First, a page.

acquit

[uh-kwit]
verb (used with object), ac·quit·ted, ac·quit·ting.
  1. to relieve from a charge of fault or crime; declare not guilty: They acquitted him of the crime. The jury acquitted her, but I still think she's guilty.
  2. to release or discharge (a person) from an obligation.
  3. to settle or satisfy (a debt, obligation, claim, etc.).
  4. to bear or conduct (oneself); behave: He acquitted himself well in battle.
  5. to free or clear (oneself): He acquitted himself of suspicion.

Origin of acquit

1200–50; Middle English aquiten < Anglo-French, Old French a(c)quiter, derivative, with a(c)- ac-, of quite free of obligations < Medieval Latin quit(t)us, Latin quiētus quiet1; cf. quit1
Related formsac·quit·ter, nounpre·ac·quit, verb (used with object), pre·ac·quit·ted, pre·ac·quit·ting.un·ac·quit·ted, adjective
Can be confusedacquitted innocent nolo contendere (see synonym study at innocent)

Synonyms for acquit

1. exculpate. 2. free.

Synonym study

1. See absolve.

Antonyms for acquit

Dictionary.com Unabridged Based on the Random House Unabridged Dictionary, © Random House, Inc. 2018

Examples from the Web for unacquitted

Historical Examples of unacquitted

  • His unacquitted debt of vengeance on Linton, too, was not forgotten.

    Roland Cashel

    Charles James Lever


British Dictionary definitions for unacquitted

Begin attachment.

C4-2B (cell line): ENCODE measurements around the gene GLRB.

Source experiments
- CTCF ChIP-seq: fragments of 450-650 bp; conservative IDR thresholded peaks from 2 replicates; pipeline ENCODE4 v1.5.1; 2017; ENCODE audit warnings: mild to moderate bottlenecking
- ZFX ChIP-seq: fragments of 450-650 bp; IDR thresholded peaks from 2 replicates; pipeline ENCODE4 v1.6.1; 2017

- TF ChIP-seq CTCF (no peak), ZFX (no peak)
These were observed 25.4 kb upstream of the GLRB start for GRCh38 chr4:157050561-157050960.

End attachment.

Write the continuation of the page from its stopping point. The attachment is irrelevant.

acquit

verb -quits, -quitting or -quitted (tr)
  1. (foll by of)
    1. to free or release (from a charge of crime)
    2. to pronounce not guilty
  2. (foll by of) to free or relieve (from an obligation, duty, responsibility, etc)
  3. to repay or settle (something, such as a debt or obligation)
  4. to perform (one's part); conduct (oneself)
Derived Formsacquitter, noun

Word Origin for acquit

C13: from Old French aquiter, from quiter to release, free from, quit
Collins English Dictionary - Complete & Unabridged 2012 Digital Edition © William Collins Sons & Co. Ltd. 1979, 1986 © HarperCollins Publishers 1998, 2000, 2003, 2005, 2006, 2007, 2009, 2012

Word Origin and History for unacquitted

acquit

v.

early 13c., "to satisfy a debt" (either for oneself or on behalf of another), from Old French aquiter "pay, pay up, settle a claim" (12c.), from à "to" (see ad-) + quite "free, clear" (see quit (adj.)). Meanings "set free from charges" and "to discharge one's duty" both recorded from late 14c. Related: Acquitted; acquitting.

Online Etymology Dictionary, © 2010 Douglas Harper